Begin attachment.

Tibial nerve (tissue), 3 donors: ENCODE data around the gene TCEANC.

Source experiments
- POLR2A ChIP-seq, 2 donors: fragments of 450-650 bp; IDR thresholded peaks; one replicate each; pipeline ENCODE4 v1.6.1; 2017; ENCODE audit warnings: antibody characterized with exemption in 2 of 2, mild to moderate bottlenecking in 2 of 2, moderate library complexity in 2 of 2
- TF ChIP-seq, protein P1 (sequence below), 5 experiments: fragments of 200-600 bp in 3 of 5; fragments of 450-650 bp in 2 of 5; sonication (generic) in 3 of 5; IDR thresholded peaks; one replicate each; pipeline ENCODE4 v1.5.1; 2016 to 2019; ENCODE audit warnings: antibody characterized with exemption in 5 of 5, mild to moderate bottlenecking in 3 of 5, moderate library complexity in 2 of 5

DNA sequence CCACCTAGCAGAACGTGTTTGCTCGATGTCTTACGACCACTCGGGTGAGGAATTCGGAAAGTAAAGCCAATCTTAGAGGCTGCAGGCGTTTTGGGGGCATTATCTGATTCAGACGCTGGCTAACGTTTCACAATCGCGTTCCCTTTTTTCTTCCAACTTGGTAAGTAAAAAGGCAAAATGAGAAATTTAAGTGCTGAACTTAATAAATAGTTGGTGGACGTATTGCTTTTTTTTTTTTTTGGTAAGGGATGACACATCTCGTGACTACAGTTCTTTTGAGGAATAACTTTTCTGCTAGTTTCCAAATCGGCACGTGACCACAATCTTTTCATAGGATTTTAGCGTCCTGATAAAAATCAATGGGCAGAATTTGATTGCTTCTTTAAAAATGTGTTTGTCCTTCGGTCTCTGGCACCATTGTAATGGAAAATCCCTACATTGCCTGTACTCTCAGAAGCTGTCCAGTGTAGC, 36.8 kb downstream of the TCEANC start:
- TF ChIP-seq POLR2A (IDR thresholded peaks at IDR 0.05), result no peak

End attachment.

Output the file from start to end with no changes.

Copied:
Tibial nerve (tissue), 3 donors: ENCODE data around the gene TCEANC.

Source experiments
- POLR2A ChIP-seq, 2 donors: fragments of 450-650 bp; IDR thresholded peaks; one replicate each; pipeline ENCODE4 v1.6.1; 2017; ENCODE audit warnings: antibody characterized with exemption in 2 of 2, mild to moderate bottlenecking in 2 of 2, moderate library complexity in 2 of 2
- TF ChIP-seq, protein P1 (sequence below), 5 experiments: fragments of 200-600 bp in 3 of 5; fragments of 450-650 bp in 2 of 5; sonication (generic) in 3 of 5; IDR thresholded peaks; one replicate each; pipeline ENCODE4 v1.5.1; 2016 to 2019; ENCODE audit warnings: antibody characterized with exemption in 5 of 5, mild to moderate bottlenecking in 3 of 5, moderate library complexity in 2 of 5

DNA sequence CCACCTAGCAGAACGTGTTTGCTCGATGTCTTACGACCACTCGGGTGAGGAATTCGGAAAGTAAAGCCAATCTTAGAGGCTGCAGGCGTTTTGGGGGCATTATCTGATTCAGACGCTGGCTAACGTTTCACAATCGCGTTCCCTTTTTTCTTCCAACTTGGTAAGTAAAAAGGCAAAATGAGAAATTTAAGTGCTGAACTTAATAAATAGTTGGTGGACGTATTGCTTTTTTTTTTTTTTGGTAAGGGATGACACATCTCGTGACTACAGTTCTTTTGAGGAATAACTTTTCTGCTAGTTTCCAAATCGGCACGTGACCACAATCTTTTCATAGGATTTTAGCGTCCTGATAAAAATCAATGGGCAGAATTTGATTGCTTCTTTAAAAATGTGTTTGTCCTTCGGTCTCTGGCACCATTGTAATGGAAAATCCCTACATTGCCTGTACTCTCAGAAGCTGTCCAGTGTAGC, 36.8 kb downstream of the TCEANC start:
- TF ChIP-seq POLR2A (IDR thresholded peaks at IDR 0.05), result no peak